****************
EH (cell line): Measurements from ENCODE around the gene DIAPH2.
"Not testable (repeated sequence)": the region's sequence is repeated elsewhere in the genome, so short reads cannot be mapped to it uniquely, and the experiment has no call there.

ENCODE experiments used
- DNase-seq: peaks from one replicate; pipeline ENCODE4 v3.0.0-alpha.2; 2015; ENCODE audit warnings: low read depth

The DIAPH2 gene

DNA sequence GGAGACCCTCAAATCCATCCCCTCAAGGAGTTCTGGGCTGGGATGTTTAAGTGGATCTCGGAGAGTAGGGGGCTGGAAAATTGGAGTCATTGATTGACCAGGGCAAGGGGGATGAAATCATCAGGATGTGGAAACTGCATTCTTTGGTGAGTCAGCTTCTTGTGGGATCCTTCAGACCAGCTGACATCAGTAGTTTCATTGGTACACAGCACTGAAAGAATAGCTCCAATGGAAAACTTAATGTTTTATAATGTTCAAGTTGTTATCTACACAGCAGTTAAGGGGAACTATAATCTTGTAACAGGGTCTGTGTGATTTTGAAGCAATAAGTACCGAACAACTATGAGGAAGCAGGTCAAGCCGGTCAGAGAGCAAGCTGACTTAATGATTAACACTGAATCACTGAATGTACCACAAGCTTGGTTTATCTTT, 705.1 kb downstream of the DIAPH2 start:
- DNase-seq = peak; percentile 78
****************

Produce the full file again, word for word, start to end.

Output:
EH (cell line): Measurements from ENCODE around the gene DIAPH2.
"Not testable (repeated sequence)": the region's sequence is repeated elsewhere in the genome, so short reads cannot be mapped to it uniquely, and the experiment has no call there.

ENCODE experiments used
- DNase-seq: peaks from one replicate; pipeline ENCODE4 v3.0.0-alpha.2; 2015; ENCODE audit warnings: low read depth

The DIAPH2 gene

DNA sequence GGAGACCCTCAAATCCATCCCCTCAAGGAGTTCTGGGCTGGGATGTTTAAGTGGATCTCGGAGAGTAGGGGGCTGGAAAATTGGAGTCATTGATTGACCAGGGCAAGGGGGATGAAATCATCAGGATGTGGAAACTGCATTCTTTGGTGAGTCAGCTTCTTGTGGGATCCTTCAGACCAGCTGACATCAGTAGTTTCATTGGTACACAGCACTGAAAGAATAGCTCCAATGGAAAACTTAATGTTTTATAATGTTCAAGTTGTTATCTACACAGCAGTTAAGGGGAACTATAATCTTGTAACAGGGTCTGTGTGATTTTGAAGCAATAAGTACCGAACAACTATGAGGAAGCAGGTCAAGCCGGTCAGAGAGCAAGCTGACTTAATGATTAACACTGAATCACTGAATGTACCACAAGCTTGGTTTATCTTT, 705.1 kb downstream of the DIAPH2 start:
- DNase-seq = peak; percentile 78